If you know anything about psychiatry - even if it's just exaggerated scare stories from the world of movies - you'll know that doctors have long been experimenting with the effects of electrical impulses on the brain.
A human skull found earlier this week in Kentucky is up to 3,000 years old. The remains are thought to belong to a person indigenous to the eastern United States, local ABC affiliate WKYT reported Friday.
A few years back, a pair of researchers at Massachusetts General Hospital made human cells glow by impregnating them with a molecule that's normally found in jellyfish called green fluorescent protein (GFP) and packing them into a resonant cavity that amplified the amount of light each cell produced. Now, according to a new study recently published in the journal Nano Letters, a team of scientists from the University of St Andrews have developed a means of making individual glowing cells also act as their own resonant cavities.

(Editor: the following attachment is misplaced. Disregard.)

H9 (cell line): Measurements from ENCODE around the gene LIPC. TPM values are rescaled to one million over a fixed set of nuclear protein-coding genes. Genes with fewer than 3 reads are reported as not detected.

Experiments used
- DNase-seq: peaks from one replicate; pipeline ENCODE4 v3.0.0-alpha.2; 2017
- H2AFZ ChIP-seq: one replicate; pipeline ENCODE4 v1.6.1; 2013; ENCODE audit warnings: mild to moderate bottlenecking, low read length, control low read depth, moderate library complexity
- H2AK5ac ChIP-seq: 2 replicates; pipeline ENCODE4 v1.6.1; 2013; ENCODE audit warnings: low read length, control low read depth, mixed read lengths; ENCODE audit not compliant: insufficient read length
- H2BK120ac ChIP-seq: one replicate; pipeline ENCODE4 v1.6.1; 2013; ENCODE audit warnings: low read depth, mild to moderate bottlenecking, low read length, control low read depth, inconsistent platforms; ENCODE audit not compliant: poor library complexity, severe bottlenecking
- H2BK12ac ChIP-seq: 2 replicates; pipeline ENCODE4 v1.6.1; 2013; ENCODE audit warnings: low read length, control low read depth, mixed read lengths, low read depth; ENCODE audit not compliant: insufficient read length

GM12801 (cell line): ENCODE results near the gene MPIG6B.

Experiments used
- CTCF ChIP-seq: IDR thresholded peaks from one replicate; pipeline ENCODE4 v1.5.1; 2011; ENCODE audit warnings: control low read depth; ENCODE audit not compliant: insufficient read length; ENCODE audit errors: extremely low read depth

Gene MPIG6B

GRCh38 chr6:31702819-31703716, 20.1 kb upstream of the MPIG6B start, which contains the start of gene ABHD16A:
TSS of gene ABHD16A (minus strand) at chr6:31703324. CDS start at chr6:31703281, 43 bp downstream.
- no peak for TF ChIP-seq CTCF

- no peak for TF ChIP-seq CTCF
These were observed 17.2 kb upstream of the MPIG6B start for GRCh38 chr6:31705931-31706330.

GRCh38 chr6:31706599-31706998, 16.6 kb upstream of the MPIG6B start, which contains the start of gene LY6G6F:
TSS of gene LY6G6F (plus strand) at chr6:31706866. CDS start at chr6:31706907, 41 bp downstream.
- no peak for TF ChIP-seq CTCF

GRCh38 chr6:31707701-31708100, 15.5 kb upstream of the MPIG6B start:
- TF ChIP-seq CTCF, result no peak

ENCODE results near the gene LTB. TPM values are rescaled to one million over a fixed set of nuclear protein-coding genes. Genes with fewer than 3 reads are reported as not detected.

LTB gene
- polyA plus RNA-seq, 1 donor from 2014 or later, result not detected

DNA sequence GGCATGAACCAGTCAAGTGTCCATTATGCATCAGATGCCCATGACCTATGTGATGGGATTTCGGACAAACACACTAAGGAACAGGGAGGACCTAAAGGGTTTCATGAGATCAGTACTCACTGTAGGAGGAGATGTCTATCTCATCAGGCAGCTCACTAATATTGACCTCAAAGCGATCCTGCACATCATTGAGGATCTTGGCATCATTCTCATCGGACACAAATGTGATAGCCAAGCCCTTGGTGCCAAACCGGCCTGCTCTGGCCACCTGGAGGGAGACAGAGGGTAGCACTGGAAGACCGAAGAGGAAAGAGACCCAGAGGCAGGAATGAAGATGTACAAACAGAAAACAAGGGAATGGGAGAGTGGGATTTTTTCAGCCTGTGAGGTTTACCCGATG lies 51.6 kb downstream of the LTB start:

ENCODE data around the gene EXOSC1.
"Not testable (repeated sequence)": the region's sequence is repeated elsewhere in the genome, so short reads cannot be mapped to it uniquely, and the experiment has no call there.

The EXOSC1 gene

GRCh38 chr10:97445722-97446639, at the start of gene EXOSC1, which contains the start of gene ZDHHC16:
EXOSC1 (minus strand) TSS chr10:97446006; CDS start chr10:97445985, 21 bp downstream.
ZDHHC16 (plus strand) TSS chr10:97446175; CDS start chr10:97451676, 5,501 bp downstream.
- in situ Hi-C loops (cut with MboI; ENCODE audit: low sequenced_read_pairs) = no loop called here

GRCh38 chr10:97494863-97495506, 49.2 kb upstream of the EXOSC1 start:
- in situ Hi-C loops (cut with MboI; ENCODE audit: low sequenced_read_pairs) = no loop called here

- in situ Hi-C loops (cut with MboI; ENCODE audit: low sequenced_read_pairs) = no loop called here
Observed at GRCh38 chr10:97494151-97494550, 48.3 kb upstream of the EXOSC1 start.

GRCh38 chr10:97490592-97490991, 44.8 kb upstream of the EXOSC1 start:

The St. Andrews team accomplished this by coaxing each cell to engulf a tiny plastic bubble (the green dot in the image above) that acts as a resonant cavity. Each bubble is precisely sized and imbued with fluorescent dye. When a laser hits the cell, it excites the dye which bounces around and amplifies inside the bubble, then fluoresces at a different wavelength. Interestingly, the color of the light that the cell emits depends on the size of the bubble. So far, the researchers have gotten cells to produce light at three different wavelengths. And while the team has only been able to get the method to work in petri dishes, they hope to further develop it into a means of tracking specific cells -- say, tumor cells -- for days, even weeks.
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